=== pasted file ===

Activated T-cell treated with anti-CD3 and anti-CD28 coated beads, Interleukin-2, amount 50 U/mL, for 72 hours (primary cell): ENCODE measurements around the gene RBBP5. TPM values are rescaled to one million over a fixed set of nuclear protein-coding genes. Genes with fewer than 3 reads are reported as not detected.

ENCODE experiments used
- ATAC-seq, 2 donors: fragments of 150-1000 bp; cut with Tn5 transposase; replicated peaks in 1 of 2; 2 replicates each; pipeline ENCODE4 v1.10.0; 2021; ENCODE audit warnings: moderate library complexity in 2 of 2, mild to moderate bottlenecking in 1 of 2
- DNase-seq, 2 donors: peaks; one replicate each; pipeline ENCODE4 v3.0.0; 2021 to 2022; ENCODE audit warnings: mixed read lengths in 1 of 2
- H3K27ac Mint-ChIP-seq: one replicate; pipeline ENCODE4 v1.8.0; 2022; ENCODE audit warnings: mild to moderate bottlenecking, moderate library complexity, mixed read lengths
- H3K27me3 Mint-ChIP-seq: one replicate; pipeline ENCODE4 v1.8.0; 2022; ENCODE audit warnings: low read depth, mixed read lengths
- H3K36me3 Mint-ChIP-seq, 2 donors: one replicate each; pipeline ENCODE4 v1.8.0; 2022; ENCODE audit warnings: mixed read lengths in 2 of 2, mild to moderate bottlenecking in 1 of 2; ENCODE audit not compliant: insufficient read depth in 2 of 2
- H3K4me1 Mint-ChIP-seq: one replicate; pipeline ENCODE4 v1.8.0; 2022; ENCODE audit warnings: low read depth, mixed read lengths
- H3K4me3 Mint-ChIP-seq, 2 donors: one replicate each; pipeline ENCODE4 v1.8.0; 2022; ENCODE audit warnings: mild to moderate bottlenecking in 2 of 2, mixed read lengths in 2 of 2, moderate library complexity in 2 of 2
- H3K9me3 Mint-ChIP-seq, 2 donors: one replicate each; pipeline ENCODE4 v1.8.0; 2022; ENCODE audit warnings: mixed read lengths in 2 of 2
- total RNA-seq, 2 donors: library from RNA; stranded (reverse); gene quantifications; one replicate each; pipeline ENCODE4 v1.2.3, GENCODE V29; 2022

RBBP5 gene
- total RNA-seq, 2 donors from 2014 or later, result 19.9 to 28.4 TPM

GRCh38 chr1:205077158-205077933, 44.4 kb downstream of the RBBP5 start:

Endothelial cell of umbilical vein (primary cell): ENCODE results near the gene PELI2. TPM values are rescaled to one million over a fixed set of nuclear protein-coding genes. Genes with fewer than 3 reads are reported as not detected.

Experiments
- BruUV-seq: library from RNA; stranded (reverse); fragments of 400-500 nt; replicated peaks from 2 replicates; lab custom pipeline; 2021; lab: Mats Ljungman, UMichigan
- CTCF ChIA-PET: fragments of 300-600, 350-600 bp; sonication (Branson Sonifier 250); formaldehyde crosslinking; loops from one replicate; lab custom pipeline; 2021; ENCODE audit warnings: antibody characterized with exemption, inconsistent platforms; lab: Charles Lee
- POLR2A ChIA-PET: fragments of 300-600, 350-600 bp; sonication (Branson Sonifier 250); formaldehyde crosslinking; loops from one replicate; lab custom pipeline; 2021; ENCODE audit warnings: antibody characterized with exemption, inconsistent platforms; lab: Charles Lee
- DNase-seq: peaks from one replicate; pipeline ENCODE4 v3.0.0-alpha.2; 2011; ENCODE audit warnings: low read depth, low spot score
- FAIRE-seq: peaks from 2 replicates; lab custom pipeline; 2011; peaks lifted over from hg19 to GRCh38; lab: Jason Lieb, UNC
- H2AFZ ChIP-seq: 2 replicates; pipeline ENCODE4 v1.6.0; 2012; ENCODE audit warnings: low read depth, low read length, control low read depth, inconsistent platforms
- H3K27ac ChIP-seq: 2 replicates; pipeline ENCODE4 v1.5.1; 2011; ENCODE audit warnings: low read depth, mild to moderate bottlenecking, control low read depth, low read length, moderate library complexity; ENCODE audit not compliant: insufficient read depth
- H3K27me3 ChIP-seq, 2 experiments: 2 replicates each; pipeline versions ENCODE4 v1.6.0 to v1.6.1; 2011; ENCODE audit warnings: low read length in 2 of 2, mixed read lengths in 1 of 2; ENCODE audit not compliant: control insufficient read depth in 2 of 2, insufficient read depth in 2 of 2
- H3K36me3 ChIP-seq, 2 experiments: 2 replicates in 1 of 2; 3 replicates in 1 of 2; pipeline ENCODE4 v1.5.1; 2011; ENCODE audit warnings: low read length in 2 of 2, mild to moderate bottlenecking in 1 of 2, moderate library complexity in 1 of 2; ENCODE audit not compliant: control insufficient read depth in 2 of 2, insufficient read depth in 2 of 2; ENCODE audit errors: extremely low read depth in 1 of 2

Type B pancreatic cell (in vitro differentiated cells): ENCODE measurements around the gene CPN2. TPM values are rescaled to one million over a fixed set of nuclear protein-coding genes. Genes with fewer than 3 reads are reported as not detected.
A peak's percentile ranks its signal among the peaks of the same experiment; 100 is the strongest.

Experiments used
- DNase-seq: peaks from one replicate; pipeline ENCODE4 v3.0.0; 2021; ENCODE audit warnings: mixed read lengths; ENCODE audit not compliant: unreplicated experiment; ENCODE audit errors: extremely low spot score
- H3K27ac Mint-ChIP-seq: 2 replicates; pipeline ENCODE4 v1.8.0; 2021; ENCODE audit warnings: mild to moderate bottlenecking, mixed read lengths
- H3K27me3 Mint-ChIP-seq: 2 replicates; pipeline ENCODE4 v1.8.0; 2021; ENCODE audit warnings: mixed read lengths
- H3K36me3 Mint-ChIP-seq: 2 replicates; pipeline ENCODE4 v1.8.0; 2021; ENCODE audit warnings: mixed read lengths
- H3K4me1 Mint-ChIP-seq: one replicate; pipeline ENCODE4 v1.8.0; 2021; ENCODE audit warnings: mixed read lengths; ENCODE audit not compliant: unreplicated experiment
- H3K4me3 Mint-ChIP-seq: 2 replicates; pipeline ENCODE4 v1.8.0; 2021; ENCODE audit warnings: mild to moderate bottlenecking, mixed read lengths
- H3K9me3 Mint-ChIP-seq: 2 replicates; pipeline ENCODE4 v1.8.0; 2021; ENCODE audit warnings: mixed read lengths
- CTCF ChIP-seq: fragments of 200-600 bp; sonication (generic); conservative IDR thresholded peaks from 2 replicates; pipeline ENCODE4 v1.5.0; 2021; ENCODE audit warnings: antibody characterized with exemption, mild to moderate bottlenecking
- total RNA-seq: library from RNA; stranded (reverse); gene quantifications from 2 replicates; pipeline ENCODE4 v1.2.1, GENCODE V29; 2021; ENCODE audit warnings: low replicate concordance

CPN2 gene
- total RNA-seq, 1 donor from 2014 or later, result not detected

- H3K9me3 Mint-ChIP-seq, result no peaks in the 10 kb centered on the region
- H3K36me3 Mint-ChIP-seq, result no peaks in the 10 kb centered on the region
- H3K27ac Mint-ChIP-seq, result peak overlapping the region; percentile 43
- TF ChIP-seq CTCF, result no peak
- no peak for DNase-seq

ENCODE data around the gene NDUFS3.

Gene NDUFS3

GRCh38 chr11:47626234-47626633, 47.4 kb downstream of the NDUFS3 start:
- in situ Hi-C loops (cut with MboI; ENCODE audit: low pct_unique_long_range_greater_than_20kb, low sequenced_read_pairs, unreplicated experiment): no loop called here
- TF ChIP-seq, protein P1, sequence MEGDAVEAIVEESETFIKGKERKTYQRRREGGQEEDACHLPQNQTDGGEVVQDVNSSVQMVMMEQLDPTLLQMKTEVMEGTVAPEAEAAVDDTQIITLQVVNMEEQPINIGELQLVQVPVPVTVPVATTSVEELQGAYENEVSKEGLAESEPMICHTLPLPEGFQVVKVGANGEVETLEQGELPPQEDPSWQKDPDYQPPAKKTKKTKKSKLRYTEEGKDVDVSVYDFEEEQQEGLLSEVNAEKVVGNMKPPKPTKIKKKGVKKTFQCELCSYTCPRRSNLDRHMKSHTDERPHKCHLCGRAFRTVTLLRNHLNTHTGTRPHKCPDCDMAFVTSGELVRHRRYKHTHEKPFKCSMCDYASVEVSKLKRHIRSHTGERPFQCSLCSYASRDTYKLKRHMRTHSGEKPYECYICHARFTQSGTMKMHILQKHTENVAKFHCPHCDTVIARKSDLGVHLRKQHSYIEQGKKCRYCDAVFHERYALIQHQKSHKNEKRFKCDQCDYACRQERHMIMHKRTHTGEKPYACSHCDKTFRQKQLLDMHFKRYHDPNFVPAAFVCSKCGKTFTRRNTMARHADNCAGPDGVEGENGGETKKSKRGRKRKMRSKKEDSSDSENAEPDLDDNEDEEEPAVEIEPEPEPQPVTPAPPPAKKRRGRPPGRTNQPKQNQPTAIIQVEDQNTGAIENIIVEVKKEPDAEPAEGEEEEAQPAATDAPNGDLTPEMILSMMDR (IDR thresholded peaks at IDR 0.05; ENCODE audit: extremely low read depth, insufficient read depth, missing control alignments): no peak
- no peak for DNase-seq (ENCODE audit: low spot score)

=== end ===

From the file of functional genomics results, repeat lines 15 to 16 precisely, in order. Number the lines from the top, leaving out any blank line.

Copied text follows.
Endothelial cell of umbilical vein (primary cell): ENCODE results near the gene PELI2. TPM values are rescaled to one million over a fixed set of nuclear protein-coding genes. Genes with fewer than 3 reads are reported as not detected.

Experiments